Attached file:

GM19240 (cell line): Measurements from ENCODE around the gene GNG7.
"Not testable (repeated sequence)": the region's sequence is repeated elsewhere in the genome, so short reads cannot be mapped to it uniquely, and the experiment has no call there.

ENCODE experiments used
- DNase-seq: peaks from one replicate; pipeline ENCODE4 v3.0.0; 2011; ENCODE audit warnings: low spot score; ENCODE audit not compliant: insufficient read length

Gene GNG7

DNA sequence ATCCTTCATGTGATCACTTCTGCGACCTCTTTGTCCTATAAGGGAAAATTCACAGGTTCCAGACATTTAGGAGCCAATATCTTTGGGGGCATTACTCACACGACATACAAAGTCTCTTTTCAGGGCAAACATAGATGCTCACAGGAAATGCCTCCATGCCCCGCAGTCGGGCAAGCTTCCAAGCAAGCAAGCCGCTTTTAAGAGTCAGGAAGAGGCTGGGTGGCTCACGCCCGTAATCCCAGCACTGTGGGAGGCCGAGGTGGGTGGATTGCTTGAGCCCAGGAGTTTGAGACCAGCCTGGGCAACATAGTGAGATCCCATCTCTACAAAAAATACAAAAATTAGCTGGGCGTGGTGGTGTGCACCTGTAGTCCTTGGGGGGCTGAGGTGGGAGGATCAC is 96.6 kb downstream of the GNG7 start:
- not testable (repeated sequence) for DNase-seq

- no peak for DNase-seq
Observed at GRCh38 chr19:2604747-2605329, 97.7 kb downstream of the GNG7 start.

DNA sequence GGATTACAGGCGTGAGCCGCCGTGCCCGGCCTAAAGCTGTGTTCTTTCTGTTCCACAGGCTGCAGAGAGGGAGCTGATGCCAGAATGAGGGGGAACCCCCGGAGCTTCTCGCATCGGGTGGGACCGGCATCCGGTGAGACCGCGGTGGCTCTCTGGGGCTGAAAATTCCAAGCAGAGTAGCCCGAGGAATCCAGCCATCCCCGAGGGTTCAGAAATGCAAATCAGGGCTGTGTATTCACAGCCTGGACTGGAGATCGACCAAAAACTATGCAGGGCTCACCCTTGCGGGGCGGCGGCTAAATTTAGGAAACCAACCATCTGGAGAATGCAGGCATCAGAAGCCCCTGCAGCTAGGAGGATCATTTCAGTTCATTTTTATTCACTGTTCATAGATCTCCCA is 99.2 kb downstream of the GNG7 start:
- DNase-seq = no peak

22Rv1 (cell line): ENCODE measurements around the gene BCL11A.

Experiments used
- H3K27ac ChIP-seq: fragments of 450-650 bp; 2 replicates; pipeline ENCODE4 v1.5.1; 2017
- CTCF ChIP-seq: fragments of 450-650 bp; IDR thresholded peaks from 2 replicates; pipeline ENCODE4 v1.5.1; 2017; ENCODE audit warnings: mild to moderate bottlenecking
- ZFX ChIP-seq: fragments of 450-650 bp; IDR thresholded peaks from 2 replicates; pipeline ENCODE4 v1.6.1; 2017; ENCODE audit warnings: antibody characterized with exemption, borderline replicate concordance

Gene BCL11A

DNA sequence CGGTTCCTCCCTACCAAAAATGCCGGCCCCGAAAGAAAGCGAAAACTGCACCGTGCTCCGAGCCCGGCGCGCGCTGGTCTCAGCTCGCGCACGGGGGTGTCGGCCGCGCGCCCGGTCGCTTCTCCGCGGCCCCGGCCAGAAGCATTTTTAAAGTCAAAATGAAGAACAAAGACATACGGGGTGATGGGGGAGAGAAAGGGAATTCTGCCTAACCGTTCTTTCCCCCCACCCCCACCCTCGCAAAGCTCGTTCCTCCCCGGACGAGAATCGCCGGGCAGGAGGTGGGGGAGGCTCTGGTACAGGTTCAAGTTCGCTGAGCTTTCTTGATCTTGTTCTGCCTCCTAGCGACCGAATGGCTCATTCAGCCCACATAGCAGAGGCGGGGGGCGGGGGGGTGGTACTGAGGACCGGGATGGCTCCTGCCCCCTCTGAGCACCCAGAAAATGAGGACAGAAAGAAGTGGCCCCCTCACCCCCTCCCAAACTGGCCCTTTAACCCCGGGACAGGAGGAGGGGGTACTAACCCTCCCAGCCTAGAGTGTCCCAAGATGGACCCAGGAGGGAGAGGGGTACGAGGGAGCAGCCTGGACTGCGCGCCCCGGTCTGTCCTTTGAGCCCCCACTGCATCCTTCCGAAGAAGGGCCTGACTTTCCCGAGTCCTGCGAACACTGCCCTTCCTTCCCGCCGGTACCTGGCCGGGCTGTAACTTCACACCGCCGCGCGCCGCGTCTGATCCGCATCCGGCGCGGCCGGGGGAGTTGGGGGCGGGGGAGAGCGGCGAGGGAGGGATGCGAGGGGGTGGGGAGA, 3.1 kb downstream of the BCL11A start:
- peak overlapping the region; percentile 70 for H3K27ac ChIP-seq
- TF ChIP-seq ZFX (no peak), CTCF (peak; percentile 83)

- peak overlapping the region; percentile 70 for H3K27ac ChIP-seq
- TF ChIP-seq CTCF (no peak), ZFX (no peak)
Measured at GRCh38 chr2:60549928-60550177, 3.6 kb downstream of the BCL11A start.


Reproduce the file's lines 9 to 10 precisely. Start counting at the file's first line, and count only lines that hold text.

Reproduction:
Observed at GRCh38 chr19:2604747-2605329, 97.7 kb downstream of the GNG7 start.

DNA sequence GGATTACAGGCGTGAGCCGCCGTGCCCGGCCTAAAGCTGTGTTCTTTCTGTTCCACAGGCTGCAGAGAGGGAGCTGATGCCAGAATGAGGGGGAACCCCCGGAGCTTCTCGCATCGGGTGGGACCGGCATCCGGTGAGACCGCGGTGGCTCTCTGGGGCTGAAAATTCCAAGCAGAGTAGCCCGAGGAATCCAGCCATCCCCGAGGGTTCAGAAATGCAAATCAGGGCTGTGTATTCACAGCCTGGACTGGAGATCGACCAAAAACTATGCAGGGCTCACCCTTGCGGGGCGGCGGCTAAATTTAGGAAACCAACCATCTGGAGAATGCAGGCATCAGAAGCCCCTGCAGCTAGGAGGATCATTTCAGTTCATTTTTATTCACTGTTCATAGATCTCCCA is 99.2 kb downstream of the GNG7 start: